OUR 15 broiler chickens are getting perilously close to, not their sell by date, but an expiry deadline.

This little, well they were once, but now hulking group of birds, have happily munched their way through hoppers full of fattening pellets every day of their, relatively short lives.

Where once they scratted in the straw of their pen, chased foil balls and pecked cabbages I gave them to relieve boredom and forestall any aggression, they now lounge about, too weighty to indulge in exercise.

But there is a problem. By now I had hoped we would have a welcoming freezer space for them. But I haven’t. My obsession with growing vegetables has led to freezers stuffed with surplus frozen vegetables, and little room for frozen poultry.

This is good news for our geese, guinea fowl and ducks. All of them blissfully unaware of my deadly intention. Along with all those pheasants, ducks and partridges John has reared and now released into the woods.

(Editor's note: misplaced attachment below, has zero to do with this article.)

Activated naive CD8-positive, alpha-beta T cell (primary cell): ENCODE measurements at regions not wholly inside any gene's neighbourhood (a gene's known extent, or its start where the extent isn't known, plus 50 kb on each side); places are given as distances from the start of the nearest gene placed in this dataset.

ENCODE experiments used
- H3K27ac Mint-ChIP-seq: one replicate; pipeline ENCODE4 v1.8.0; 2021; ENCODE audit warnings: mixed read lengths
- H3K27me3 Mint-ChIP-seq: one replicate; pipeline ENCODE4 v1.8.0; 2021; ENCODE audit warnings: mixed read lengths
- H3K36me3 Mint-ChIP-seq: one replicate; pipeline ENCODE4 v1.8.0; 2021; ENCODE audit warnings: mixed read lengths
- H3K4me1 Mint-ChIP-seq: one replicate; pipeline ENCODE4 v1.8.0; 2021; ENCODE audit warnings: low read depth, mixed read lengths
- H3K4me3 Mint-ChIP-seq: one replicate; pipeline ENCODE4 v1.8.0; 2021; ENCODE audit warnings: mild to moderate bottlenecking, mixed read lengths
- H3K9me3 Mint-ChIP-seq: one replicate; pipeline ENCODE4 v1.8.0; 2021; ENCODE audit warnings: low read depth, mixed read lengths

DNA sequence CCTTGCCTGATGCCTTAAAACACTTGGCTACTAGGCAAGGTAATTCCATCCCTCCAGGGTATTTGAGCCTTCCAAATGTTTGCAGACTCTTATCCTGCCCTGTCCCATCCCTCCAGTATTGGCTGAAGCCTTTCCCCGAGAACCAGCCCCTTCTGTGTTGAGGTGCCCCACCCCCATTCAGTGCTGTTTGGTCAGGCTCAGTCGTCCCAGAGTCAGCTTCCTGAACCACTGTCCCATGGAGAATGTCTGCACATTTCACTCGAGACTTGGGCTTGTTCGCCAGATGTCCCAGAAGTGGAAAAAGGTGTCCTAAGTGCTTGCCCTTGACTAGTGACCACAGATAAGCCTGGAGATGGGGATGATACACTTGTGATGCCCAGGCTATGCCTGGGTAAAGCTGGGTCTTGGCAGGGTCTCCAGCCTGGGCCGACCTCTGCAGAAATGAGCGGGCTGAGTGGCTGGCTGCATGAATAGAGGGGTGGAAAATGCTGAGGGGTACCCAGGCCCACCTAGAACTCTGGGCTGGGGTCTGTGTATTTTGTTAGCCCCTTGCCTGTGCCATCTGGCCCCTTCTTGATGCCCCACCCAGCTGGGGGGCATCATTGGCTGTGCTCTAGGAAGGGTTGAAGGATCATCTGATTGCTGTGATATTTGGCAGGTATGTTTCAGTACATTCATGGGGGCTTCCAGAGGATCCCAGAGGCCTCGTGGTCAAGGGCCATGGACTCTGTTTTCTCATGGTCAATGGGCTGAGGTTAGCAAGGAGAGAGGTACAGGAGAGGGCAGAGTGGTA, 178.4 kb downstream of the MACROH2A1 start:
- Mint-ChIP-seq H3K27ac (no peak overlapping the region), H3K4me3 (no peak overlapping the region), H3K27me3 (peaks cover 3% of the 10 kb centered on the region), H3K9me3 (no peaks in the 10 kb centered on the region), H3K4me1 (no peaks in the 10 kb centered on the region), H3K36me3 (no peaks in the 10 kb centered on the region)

An embargo on any form of shopping for meat, vegetables or fruit has also been undermined by a good apple harvest. Although I can at least store them wrapped in tissue paper and stack on trays in the barn, the blackberries, pears and plums all need either freezer space or an alternative storage arrangement.

So once more I have turned to drink. Sloe gin. Blackberry whisky. Raspberry gin. Rhubarb gin.

We have experimented with making cider as an alternative to storing apples. The resulting explosions from inside the barn almost alerted our rural constabulary to a potential bomb factory.

And in calculating freezer space available, I had almost forgotten that there will soon be a lamb or two ready for the big chill. Thankfully too, it is not open season yet for deer hunting. Although I must admit I am partial to a plate of roast venison.

Goodness, we do sound a pair of heartless carnivores. But given that John was totally ruined by his mother who pandered to a toddlers’, then teenagers’, then adults’ demand never to see a vegetable on his plate other than a potato, I have lost the will to live trying to change his diet. And for that I need meat. Lots of it. But for the moment all of these potential dinners are either honking, clucking, baaing or quacking happily away. Vegetarians rule OK here.